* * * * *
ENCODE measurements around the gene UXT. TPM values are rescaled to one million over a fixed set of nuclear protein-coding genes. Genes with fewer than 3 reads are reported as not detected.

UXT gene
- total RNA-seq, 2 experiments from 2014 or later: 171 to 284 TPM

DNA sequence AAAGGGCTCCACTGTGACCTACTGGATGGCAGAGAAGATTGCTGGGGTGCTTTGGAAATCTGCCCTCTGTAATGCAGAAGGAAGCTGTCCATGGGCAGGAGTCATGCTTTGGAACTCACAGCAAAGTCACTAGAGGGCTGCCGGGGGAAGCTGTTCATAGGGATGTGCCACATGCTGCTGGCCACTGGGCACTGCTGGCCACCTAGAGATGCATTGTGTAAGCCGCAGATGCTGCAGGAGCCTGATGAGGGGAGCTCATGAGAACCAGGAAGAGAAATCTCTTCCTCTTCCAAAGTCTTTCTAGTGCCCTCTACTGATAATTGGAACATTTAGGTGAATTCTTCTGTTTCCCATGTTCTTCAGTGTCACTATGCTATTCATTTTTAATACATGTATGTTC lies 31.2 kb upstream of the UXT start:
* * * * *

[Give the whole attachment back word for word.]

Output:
ENCODE measurements around the gene UXT. TPM values are rescaled to one million over a fixed set of nuclear protein-coding genes. Genes with fewer than 3 reads are reported as not detected.

UXT gene
- total RNA-seq, 2 experiments from 2014 or later: 171 to 284 TPM

DNA sequence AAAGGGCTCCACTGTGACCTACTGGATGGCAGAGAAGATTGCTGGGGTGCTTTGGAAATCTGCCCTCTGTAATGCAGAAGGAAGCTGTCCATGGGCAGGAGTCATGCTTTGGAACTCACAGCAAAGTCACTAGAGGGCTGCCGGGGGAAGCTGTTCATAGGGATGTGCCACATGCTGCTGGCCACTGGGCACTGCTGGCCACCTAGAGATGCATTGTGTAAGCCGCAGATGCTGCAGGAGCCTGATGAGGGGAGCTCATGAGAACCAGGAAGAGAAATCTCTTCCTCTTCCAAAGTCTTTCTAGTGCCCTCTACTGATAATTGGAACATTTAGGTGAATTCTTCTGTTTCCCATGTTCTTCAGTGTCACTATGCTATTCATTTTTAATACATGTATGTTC lies 31.2 kb upstream of the UXT start: